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The Wheeler House is a transitional housing facility designed for single mothers and their children.

The Wheeler House, a transitional housing facility designed for single mothers and their children, announced that program operations are transferring from Giving Hope Inc. to Grace Like Rain according to Serve Denton CEO Pat Smith.

Both organizations — Giving Hope Inc. and Grace Like Rain — serve families that are either at-risk of becoming homeless or are currently experiencing homelessness.

The decision to transfer operations, effective immediately, followed after a mutual agreement was reached between the three parties as Giving Hope Inc. undergoes restructuring, Smith said. But because both nonprofits have been a part of Serve Denton, he said the decision was a “great fit.”

“It was just a mutual agreement that it would be better for Grace Like Rain to take over all of the Wheeler House,” Smith said. “Giving Hope Inc. is going through some restructuring, and we supported that.”

Tyheshia Scott, executive director of Giving Hope Inc., said she wanted to ensure the organization is able to continue to provide some of the critical services it offers for members of the community. Scott said that because Grace Like Rain provides similar services to mothers and children, restructuring operations “made sense.”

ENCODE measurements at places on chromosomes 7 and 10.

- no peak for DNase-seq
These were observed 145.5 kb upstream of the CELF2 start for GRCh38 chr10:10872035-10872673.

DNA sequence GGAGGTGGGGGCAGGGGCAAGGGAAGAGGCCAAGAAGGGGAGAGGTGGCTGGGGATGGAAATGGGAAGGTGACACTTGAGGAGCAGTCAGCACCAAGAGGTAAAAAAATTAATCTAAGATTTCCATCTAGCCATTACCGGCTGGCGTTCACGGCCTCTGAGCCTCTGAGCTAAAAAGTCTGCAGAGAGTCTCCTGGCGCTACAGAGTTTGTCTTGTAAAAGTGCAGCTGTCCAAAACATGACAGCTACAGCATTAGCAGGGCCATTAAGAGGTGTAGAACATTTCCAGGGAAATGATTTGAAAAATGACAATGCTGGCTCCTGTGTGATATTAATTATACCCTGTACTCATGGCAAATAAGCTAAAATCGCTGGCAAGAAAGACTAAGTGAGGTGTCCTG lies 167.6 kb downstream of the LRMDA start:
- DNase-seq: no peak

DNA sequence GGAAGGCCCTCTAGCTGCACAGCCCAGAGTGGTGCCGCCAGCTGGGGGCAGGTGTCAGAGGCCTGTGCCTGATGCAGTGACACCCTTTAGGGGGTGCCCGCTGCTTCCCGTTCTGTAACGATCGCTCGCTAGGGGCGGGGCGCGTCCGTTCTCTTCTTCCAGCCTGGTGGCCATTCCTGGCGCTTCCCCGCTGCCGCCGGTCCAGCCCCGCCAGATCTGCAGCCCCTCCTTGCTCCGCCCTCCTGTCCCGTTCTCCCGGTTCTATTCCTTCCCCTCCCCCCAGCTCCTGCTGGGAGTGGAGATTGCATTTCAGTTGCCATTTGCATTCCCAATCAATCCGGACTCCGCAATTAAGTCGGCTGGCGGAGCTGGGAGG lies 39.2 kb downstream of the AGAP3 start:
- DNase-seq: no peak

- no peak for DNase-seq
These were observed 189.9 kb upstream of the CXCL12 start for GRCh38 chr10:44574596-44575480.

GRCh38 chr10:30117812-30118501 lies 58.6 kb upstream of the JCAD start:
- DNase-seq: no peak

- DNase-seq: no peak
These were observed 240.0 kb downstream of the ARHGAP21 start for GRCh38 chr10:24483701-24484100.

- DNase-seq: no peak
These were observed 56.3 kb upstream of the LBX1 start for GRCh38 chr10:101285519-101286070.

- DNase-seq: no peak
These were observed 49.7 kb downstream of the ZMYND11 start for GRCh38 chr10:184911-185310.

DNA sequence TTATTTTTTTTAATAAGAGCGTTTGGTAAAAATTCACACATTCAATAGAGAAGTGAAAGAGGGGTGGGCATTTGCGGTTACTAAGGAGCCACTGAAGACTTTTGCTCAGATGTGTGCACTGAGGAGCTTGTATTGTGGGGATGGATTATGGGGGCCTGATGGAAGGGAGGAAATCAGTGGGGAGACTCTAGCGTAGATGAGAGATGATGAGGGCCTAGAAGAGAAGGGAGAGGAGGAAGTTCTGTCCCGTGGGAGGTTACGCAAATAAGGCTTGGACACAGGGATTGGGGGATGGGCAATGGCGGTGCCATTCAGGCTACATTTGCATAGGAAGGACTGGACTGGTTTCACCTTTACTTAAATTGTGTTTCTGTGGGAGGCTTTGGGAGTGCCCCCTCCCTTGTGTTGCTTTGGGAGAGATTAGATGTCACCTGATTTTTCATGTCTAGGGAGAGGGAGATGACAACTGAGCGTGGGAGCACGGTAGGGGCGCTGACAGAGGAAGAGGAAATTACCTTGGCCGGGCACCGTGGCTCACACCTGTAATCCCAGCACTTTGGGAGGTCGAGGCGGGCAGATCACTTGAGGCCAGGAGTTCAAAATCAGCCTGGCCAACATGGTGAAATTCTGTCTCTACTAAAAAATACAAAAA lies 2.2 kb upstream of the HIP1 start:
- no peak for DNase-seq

“All of the services that we were providing to the moms will not change at all,” Scott said. “Everything will continue.”

The transfer aims to consolidate respective operations of Giving Hope Inc., such as case management, into Grace Like Rain’s operations of providing counseling and support for families, and to include aspects of child care and transportation assistance. Under the agreement, according to Smith, Grace Like Rain will take over the entirety of the Wheeler House, which includes both long- and short-term housing operations.

The facility, located at 821 N. Elm St., includes four bedrooms for long-term housing that can last from three to six months, Smith said, while three bedrooms can support short-term housing needs of up to four weeks.

In addition, long-term housing needs under the program include a kitchen, living room, laundry room, bathrooms and a play area for children, Smith said.

“It basically gives each mom and family an apartment that allows them to live there safely and securely while they are getting back on their feet,” Smith said.

RYAN HIGGS can be reached via Twitter at @HiggsUNT.

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